I have been pondering this since yesterday, because you have all given me a lot of interesting things to think about. I don't many answers yet, but I do have some obervations.
Several of the comments make it clear that we have not stated what our goals are here. How usable do we hope to make the roles system? This is certainly a vital question.
Thinking about setting goals reminded me of about the bit about usability requirements in Mastering the Requirements Process
(which I studied as part of OU course M883 Software requirements for business systems
- good course if you have the time and money - or good book in its own right - sorry end commercial break). The two relevant bits are:
1. Rather than just talking about 'Usability' it is more helpful to distinguish 'easy to learn' and 'easy to use', or in other words learnability and efficiency. These are not mutually exclusive, they are just different aspects of usability with different implications, so it is helpful to consider them separately.
An example of a system where learnability is key is and ATM, where you go to get money out of your bank automatically. You just walk up to it in the street, and you aren't going to read a manual before using it. What to do should be entirely self-evident. And it says on the screen: 'Insert card'. So you do, and it guides you through the process making it very clear what you have to do at each stage. Actually, 'Insert card' is the convention I am used to from the UK. In a lot of Australian ATMs you have to 'Swipe your card through the slot', but I don't have any trouble using them becuase it tells you that on screen.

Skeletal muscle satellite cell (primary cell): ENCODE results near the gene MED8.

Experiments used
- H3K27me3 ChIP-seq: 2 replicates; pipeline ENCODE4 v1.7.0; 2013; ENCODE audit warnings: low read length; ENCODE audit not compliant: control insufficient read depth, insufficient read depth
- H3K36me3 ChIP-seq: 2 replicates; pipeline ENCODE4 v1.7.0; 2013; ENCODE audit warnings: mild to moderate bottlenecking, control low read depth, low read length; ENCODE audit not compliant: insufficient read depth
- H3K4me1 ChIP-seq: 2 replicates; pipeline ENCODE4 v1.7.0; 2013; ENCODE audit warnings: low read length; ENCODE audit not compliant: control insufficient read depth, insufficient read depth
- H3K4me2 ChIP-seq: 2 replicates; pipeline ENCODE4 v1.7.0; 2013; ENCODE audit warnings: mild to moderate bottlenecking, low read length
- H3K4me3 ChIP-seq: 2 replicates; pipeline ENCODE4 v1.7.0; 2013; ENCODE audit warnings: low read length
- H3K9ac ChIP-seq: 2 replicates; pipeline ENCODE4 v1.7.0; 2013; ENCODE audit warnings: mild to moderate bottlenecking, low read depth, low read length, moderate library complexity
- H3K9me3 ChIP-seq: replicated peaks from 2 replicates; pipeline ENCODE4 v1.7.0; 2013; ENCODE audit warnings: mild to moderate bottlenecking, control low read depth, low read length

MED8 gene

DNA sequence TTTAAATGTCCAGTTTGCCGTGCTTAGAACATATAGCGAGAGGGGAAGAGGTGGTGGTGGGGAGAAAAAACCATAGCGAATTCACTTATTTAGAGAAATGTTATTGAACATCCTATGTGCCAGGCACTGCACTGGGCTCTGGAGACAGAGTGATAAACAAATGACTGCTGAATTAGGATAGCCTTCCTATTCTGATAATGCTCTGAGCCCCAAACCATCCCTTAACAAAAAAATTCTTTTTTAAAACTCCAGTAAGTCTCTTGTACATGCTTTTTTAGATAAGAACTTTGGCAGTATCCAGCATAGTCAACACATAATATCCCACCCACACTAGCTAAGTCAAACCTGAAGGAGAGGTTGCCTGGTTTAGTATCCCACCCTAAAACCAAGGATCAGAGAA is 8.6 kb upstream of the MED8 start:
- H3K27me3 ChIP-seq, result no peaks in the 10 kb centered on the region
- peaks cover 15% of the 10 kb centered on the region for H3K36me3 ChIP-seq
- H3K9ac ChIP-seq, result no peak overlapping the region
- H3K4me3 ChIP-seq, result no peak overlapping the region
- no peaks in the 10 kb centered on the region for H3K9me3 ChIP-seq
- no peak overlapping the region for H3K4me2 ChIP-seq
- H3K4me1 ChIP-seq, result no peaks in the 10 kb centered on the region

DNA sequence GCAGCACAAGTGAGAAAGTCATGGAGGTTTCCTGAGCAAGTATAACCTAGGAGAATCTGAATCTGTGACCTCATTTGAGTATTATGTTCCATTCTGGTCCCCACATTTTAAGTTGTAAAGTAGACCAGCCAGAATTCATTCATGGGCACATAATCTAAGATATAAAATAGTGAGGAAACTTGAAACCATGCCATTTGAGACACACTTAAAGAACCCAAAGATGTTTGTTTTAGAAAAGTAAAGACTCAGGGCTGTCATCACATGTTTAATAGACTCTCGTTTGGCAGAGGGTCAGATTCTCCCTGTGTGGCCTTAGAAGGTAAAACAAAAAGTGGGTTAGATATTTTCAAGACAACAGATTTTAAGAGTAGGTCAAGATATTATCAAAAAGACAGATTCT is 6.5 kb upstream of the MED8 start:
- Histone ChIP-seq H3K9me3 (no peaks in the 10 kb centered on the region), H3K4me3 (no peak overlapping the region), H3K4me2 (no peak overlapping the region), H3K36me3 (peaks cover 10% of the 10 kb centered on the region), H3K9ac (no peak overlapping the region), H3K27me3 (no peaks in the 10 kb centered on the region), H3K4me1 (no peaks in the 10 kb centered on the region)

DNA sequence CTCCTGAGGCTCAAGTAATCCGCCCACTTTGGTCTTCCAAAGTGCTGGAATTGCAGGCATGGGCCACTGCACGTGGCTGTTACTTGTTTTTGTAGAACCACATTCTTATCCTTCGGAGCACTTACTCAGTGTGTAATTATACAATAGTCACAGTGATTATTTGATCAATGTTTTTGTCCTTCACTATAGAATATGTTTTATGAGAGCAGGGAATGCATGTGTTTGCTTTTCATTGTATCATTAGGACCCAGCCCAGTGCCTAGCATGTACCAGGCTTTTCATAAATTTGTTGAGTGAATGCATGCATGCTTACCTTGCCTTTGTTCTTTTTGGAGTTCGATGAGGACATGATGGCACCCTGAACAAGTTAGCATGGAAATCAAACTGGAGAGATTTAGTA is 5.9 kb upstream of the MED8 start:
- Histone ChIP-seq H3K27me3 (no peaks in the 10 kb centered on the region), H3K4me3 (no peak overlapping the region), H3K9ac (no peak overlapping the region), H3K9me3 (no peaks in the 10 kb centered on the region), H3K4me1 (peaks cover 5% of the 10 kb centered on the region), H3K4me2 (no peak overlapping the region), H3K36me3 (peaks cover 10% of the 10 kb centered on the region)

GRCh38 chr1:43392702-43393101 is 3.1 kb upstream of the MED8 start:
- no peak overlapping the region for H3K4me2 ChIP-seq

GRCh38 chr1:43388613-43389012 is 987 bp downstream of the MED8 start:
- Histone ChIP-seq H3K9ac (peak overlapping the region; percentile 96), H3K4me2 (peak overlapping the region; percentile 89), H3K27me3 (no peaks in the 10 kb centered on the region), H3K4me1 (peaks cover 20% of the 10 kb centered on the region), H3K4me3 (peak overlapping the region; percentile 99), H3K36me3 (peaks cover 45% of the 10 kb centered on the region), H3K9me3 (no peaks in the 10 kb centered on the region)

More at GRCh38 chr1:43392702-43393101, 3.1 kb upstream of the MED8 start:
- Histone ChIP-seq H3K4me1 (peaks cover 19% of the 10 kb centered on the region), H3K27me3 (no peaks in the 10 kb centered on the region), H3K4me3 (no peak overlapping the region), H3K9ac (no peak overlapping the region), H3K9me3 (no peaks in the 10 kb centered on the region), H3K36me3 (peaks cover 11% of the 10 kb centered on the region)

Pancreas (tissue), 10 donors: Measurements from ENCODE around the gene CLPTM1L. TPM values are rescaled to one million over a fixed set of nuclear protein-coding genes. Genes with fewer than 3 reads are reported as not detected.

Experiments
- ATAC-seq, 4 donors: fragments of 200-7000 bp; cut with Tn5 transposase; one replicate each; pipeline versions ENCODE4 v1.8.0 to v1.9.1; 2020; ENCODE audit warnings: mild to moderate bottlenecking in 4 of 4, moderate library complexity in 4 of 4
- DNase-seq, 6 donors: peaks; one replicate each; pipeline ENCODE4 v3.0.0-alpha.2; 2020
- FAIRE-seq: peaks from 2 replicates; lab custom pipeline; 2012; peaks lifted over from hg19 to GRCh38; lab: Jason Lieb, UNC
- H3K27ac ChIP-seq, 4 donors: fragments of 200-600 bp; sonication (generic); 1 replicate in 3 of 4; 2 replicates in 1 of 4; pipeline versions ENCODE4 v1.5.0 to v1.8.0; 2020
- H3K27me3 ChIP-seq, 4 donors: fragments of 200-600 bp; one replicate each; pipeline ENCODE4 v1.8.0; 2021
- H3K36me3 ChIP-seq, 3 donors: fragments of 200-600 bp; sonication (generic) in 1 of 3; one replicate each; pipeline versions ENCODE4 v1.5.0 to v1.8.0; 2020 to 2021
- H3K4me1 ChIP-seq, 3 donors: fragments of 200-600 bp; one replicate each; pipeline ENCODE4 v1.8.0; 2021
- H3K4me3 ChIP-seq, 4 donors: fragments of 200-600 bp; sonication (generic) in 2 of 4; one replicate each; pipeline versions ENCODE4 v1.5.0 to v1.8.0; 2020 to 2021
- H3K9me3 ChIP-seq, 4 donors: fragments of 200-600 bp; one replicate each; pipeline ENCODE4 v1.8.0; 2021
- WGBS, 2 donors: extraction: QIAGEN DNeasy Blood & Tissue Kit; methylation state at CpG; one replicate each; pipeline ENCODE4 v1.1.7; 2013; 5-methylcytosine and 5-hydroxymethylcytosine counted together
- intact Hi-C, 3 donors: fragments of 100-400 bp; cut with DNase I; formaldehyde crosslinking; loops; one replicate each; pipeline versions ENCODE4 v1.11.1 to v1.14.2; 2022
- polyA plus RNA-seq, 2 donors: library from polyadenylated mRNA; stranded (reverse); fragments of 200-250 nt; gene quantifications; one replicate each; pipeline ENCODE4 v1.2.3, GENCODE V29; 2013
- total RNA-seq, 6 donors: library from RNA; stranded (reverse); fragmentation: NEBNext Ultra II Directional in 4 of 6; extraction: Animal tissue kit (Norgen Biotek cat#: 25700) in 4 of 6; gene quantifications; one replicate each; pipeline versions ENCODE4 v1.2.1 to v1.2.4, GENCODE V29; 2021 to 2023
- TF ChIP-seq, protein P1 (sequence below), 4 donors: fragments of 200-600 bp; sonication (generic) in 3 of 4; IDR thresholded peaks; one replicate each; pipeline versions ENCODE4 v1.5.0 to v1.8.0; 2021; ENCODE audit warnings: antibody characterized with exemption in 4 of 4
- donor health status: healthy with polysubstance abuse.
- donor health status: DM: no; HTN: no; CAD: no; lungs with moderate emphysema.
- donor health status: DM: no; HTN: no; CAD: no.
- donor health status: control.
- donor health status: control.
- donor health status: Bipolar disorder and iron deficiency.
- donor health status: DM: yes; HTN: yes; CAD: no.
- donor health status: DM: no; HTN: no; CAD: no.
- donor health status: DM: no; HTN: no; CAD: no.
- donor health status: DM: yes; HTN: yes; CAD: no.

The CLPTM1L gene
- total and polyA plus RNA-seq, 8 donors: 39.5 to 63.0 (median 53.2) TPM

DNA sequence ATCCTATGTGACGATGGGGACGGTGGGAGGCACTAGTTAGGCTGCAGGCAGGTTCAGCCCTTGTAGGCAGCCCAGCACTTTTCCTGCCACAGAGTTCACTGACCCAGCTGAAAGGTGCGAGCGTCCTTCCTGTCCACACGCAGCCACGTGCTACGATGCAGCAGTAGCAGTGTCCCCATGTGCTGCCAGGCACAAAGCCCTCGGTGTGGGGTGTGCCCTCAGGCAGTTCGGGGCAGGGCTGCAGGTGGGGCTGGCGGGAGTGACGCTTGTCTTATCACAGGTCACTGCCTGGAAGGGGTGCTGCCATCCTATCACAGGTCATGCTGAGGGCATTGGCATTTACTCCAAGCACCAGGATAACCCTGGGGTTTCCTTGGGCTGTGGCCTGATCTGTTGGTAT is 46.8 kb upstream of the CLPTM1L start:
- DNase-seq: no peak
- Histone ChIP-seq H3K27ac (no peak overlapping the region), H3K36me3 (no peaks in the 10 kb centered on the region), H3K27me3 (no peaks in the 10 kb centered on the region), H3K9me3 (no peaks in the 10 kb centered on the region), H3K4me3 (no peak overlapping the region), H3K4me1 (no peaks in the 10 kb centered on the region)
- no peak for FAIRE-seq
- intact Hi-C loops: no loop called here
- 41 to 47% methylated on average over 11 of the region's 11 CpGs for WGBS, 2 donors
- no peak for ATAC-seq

An example of a system that needs to be easy to use is my Eclipse IDE. I use it all day, every day, and what I care about is how efficiently it lets me get the job done once I have mastered it. I am happy to invest some bits of time reading parts of the manual, learning keyboard shortcuts, and adjusting the preferences because the time I spend learning and understanding the system saves me time in the long run. The same sort of consideration applied to other complicated applications like Photoshop, which a graphic designer might use all day, every day; or a fighter jet, where you would not expect to fly one without extensive training, but then you need to have split second control over it. (That is a really extreme example.)
Of course a learnable system should not be inefficient. Having to go through lots of unnecessary steps on an ATM would be a pain, that is why there is normally a button to withdraw $100 in a single action after you have typed your PIN. And an efficient system with a big learning curve should still provide you plenty of clues so you can work out how to scale that learning curve on your own with minimal effort - what people refer to as discoverability, progressive disclosure and so on.
2. The other concept is that you cannot specify your usability requirements without some idea who your users are. For our discussion, the key attributes would probably be:
- how computer/web literate are they in general?
- how much time are they prepare to invest in learning about roles in Moodle?
- how do they think about the concepts here? That is, the questions of who can get into which course, and what can they do when they get there. In particular, if you have users who have not used Moodle much before, what words do they use to describe these concepts and what is their mental model?
I do have some thoughts about the answers to this, but I am not ready to write down my ideas yet. What do other people think?